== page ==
Annandale Golf Club is this year’s host for the Mississippi Men’s State Amateur where the best amateur golfers in the state will compete in a four-day, 72-hole individual stroke play format. The golf course will see talent from several Dvision 1 college players including Mississippi State’s Griffin Agent and Ben Nelson.
“It feels good to play in a tournament and to be out here at Annandale where the course is great,” said Agent. “The greens are fast and firm. That was kind of one of my struggles today just having holes where you really have to watch where you miss it because the greens are so firm that it’s hard to get up and down and you can really put yourself in some tough spots.”
One of the toughest holes this week will be the 532-yard par 5 18th hole surrounded by water. Agent was one of just a few golfers to sneak away with a birdie on it on Thursday.
“Luckily I played 18 well,” said Agent. “I hit a drive a little right and it got away from me. I normally like to go for it in two but I laid up and got the up and down for birdie.”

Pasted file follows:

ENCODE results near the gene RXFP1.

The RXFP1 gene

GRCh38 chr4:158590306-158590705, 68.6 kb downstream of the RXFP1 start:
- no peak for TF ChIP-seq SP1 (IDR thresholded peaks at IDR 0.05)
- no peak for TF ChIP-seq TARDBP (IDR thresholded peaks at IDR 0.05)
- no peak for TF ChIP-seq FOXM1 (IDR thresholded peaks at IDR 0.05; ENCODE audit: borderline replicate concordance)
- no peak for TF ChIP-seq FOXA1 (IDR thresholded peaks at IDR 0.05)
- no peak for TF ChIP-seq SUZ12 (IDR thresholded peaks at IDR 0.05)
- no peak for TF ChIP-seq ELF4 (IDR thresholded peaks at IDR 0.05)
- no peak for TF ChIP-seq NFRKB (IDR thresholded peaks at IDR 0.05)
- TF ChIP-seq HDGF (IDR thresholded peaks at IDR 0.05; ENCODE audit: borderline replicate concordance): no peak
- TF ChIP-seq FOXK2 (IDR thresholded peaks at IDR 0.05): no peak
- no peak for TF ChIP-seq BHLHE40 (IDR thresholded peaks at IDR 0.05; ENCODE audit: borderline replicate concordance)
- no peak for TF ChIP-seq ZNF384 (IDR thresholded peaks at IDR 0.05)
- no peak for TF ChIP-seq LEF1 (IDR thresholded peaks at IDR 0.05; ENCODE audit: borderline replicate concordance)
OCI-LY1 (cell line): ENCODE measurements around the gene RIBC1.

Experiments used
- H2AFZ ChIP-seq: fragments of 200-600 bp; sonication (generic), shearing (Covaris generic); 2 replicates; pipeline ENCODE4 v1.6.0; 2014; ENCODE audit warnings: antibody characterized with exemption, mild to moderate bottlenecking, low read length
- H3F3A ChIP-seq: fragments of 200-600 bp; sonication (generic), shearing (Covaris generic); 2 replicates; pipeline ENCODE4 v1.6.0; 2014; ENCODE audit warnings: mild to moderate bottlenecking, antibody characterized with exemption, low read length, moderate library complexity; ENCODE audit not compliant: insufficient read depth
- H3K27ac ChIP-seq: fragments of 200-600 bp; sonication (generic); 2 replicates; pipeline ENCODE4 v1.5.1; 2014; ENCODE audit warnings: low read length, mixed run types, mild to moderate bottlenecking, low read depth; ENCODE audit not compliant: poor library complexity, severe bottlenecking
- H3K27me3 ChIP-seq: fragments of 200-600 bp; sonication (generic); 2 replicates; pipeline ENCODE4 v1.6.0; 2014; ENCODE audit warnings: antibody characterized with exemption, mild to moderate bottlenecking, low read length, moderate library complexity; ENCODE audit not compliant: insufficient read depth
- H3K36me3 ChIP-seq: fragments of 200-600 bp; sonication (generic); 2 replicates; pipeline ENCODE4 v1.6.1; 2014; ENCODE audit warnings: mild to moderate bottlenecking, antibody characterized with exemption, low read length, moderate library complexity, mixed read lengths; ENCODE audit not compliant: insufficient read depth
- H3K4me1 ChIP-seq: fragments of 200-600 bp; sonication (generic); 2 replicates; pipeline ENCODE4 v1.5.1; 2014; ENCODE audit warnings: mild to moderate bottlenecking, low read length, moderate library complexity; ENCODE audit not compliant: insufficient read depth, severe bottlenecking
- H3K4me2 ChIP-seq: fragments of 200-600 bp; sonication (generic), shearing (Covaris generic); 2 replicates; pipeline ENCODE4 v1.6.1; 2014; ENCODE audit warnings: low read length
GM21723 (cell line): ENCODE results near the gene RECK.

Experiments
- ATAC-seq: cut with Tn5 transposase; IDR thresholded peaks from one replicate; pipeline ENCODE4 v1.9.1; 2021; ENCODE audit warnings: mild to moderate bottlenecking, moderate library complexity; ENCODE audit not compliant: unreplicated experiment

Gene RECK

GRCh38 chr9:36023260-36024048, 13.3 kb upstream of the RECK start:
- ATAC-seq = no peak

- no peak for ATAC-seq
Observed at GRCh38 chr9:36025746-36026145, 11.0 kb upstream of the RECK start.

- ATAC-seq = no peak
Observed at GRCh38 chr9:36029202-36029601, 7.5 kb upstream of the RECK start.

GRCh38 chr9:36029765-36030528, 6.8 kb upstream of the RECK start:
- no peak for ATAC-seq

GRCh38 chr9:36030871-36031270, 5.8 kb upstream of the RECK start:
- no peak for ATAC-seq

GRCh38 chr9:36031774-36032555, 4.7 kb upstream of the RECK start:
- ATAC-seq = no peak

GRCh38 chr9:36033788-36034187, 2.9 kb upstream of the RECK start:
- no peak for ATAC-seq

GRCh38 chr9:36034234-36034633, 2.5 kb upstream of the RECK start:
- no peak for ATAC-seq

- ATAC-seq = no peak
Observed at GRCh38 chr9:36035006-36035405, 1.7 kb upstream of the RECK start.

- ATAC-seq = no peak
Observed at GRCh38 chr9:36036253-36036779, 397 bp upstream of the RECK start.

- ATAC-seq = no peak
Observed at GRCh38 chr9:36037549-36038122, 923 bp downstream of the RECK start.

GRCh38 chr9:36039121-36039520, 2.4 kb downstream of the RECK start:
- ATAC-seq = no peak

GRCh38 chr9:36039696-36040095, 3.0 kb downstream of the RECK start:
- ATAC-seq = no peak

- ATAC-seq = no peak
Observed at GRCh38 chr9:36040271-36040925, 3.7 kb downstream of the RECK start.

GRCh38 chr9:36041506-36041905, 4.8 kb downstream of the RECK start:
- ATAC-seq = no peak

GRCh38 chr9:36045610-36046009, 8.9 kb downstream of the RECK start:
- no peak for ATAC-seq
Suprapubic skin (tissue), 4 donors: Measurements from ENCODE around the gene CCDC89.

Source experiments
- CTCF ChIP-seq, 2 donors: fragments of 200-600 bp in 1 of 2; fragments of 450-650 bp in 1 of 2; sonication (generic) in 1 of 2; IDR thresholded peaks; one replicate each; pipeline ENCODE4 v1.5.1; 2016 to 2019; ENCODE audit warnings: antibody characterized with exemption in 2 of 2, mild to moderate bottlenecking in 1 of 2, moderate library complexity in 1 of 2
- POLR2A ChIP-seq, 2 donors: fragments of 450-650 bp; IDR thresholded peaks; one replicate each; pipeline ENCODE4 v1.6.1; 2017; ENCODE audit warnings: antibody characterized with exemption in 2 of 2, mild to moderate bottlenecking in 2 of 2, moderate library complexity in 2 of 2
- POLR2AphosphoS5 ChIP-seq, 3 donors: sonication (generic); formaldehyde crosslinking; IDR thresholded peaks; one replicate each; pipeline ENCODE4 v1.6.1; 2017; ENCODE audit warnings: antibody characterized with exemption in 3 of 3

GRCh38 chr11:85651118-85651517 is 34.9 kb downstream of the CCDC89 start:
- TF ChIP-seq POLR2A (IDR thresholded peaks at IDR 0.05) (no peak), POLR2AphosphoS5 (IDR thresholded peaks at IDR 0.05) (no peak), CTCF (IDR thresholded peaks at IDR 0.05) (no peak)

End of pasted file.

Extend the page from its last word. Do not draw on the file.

Mississippi State junior Ben Nelson knows the course well. Annandale is his home course, which can sometimes come with extra pressure to perform.
“That’s what everyone has been asking me,” said Nelson. “‘How you going to play this week…are you going to light it up this week?’ but I’m just trying to treat it like every other golf tournament. It’s kind of tougher to do when it’s your home course because you want to do things that you normally do but you can’t.”
Nelson lead the tournament after the first day after firing a four under par round.
“I struck it really good,” he said. “I hit 18 greens. I hit every green. I aimed for a lot of middle of the greens and tried to keep it real simple.”
Defending champion and 2005 Mississippi State alum Joe Deraney closed out a 67 today to put him at the top of the leaderboard after the first two days.
“I felt definitely more comfortable the second time because I didn’t get to see the golf course the first time. The course is soft and the greens are firey still, but with all the rain if you can hit your number you can still stop it close and make some birdies.”